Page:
British drugmakerAstraZeneca (
) has turned the corner after seeing its earnings fall for five
In late July, the company delivered second-quarter earnings of
$1.30 a share, up 8% from a year ago. Profit fell 17% to 28% in
the prior five quarters. Sales rose 4% to more than $6.45
billion. Revenue had been flat to down 21% in the prior 10
The latest period's results were helped by solid sales of
AstraZeneca's Brilinta blood thinner, which jumped 84%. Its
diabetes franchise was also strong, thanks to diabetes drug
Farxiga's U.S. debut and assets bought fromBristol-Myers Squibb (
). The firm also noted strength in emerging markets, which saw an
11% rise in sales. Business in China increased 23%.
After rejecting a $118 billion takeover offer fromPfizer (
) in May, AstraZeneca has been busy with its own deals. Last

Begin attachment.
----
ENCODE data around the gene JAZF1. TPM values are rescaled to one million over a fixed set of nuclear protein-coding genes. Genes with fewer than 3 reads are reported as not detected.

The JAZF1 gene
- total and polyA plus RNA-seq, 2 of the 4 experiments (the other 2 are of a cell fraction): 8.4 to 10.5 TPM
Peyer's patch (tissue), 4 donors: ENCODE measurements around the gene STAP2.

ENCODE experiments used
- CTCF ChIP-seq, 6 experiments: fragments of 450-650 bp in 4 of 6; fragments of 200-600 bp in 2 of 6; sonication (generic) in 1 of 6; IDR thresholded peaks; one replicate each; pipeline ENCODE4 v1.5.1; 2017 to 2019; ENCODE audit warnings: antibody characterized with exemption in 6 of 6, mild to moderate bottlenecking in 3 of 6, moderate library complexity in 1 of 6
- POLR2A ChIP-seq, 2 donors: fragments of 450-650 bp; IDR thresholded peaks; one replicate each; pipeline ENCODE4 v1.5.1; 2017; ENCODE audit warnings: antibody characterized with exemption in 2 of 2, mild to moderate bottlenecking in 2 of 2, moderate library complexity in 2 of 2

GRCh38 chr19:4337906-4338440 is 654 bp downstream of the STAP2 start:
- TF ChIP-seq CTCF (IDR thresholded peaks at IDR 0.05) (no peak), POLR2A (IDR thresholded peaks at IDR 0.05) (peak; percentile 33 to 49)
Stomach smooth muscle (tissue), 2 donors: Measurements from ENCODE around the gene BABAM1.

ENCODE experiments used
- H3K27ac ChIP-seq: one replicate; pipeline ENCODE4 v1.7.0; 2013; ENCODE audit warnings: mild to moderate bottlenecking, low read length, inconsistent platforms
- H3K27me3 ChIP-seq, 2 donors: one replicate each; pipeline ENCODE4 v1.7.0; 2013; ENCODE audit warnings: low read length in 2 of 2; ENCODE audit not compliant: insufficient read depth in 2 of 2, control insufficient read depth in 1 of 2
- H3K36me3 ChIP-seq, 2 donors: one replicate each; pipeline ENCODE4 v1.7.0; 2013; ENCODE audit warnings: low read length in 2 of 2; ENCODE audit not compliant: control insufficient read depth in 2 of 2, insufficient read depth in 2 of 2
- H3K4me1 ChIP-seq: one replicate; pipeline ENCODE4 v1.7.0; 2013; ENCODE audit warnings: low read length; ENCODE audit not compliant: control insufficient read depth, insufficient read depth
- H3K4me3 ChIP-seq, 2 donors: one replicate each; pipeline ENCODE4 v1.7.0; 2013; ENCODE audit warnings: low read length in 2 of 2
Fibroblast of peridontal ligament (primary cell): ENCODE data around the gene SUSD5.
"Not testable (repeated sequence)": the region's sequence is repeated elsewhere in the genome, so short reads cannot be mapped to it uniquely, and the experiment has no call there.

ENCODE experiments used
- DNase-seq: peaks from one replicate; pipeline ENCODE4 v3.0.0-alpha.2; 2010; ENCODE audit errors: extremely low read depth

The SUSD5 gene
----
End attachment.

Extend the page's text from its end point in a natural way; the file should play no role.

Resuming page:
week, the company announced that it would buy Spanish firm
Almirall's respiratory drug franchise for $875 million up front,
plus up to $1.22 billion when certain targets are met. The deal
is expected to add to earnings in 2016.
Also in July, AstraZeneca inked partnerships with Roche
) to make diagnostic tests.
Unlike other companies, which pay dividends quarterly,
AstraZeneca pays shareholders only twice a year, in September and
March of the following year. Its second payment is bigger than
AstraZeneca has paid a $2.80 a share annual dividend in the
past three years. It has a yield of about 3.8%, the second
biggest in IBD's Medical-Ethical Drugs group.GlaxoSmithKline (
) offers the largest yield, around 5.4%.
After shooting out from an irregular consolidation in late
April, AstraZeneca has pulled back recently and appears to be
forming a new base. The stock has been hugging its 10-week moving
average in recent weeks.